The Slippery Slope of Quantifying Privilege

Normally, I don’t pay much attention to a pop-entertainment, pseudo-news site like Buzzfeed. This gem, however, has been popping up on my Facebook feed left and right over the last few days, with a title too irritating to resist:

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I’m already slightly annoyed by the fact that Buzzfeed quizzes exist almost solely for data mining purposes. However, at first glance this quiz seemed like it might actually be a good thing; showing people that they have privilege goes a long way to promote overall social justice. The quiz itself is essentially a checklist that sounds like the most depressing game of “I’ve Never” that’s ever been played:

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So what happened when I checked my privilege?

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“Points of privilege”? Sorry, Buzzfeed, but that is not how privilege works. Privilege isn’t a score card where you tally up all of the social injustices that have been done onto you so you can compare with others. Privilege is context-based, and having privilege in one domain does not nullify discrimination you’ve experienced elsewhere. For example, I have white privilege, cisgender privilege, first-world privilege, but I do not have male privilege, thin privilege, or Christian privilege. My privilege (or lack thereof) in one domain exists separately from any privilege I have in another domain. All of the benefits I’ve experienced from being a white person haven’t been neutralized by the shitty things that I’ve gone through for being a woman, or being fat.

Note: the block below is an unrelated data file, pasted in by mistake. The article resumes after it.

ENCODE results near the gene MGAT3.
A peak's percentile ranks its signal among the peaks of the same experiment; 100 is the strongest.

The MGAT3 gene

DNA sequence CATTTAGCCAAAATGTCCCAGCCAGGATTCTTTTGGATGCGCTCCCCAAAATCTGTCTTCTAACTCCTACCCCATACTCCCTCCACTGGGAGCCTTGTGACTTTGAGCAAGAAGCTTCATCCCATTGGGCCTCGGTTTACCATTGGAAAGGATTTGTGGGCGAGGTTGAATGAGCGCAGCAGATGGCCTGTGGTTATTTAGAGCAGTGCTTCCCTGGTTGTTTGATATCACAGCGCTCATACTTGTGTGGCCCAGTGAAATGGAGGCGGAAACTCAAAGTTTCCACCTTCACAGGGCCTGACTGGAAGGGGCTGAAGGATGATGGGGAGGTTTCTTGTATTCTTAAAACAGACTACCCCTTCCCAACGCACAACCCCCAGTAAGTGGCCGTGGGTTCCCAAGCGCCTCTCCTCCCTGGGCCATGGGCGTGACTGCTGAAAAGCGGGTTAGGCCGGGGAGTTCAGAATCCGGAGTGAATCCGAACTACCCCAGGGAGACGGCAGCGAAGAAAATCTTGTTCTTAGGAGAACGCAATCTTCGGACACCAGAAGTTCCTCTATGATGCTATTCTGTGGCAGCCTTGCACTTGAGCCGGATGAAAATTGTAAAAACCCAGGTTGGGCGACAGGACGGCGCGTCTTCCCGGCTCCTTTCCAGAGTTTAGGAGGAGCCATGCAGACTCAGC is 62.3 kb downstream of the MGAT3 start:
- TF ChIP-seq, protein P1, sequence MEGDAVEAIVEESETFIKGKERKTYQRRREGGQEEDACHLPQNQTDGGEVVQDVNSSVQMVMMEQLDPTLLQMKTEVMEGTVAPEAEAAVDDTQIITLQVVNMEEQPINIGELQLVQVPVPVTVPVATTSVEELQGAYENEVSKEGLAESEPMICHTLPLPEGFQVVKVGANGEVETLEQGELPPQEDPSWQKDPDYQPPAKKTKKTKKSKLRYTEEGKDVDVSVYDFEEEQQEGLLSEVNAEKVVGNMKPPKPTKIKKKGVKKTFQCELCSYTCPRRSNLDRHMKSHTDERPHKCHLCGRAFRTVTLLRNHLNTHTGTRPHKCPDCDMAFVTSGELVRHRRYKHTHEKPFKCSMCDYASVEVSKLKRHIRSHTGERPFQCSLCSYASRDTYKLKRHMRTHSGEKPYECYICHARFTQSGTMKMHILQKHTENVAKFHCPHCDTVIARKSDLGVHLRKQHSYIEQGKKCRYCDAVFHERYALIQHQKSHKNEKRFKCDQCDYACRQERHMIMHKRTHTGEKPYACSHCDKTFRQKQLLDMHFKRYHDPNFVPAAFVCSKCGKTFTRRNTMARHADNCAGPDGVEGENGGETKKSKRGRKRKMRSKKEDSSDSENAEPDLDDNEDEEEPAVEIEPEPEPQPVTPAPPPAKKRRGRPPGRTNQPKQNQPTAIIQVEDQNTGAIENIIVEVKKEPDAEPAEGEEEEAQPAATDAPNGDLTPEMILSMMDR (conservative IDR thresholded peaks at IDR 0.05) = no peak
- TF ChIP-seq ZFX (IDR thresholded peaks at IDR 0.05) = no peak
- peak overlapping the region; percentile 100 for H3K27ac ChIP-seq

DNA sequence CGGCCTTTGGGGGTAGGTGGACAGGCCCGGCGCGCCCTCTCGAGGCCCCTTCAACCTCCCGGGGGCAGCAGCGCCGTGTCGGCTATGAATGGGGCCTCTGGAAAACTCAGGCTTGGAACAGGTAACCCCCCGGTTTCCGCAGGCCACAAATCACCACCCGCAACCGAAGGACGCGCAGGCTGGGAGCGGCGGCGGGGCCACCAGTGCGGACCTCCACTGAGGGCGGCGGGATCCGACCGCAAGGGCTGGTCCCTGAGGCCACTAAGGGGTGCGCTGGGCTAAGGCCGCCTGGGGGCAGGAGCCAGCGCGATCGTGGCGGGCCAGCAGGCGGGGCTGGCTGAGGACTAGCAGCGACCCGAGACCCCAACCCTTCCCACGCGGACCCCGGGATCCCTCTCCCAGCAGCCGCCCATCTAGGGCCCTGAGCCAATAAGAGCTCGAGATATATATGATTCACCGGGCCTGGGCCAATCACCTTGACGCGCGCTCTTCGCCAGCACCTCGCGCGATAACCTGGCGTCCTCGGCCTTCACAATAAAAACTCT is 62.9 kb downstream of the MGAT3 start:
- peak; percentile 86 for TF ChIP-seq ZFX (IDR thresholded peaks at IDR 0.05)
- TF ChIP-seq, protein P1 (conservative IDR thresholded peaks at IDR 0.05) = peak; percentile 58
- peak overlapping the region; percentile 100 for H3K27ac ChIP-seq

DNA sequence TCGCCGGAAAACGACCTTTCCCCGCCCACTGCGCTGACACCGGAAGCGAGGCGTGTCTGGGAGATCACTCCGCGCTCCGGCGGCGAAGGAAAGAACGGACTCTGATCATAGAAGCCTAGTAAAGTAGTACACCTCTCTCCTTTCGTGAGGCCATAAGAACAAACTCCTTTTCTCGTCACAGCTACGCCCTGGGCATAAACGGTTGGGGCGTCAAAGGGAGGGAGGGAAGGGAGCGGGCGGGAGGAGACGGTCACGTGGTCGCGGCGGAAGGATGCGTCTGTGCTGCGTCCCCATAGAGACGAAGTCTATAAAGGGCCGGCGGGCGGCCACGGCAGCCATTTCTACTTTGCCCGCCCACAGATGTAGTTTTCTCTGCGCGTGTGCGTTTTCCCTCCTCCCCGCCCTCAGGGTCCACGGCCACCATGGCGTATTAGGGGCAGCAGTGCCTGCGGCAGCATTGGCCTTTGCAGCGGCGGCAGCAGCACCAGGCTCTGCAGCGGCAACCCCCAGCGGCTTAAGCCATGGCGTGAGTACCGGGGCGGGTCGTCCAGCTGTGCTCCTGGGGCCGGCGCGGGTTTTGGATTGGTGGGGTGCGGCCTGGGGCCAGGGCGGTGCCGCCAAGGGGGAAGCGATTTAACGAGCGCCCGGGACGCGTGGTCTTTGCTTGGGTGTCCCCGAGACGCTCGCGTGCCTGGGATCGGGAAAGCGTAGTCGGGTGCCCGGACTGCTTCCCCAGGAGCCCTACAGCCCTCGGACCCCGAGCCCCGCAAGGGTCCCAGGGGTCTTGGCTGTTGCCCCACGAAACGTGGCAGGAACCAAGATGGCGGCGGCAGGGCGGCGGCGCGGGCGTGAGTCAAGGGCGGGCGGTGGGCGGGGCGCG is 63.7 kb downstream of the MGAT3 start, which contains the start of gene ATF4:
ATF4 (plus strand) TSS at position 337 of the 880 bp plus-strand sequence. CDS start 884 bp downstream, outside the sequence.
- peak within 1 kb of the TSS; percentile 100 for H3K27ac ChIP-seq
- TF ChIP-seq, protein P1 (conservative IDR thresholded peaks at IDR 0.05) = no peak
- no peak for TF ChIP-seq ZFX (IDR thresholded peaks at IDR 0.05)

What’s more troubling is how this quiz promotes the comparison of different people’s “advantages”. Quantifying privilege cheapens it, makes it seem like a much less serious issue than it is. It does not promote thoughtful discussion, and in fact it actually serves to put people at odds. Rather than looking at each kind of privilege on its own, at a level that can actually impact social change, it puts people into two categories: privileged or not privileged. The latter get to play “Ain’t it Awful” with their equally unprivileged comrades, while the former can either shrug the information off, or worse, become indignant and perhaps even resentful. How much harder, then, will it be to reach those people, and show them what privilege actually means?

3 thoughts on “The Slippery Slope of Quantifying Privilege

  1. Wait, you only got 4 points less than me and got not at all privileged when I got privileged? Talk about drawing a line in the sand. Also, I agree with your points. Possibly the only thing this quiz was good for was making me appreciate the privileges I do have.

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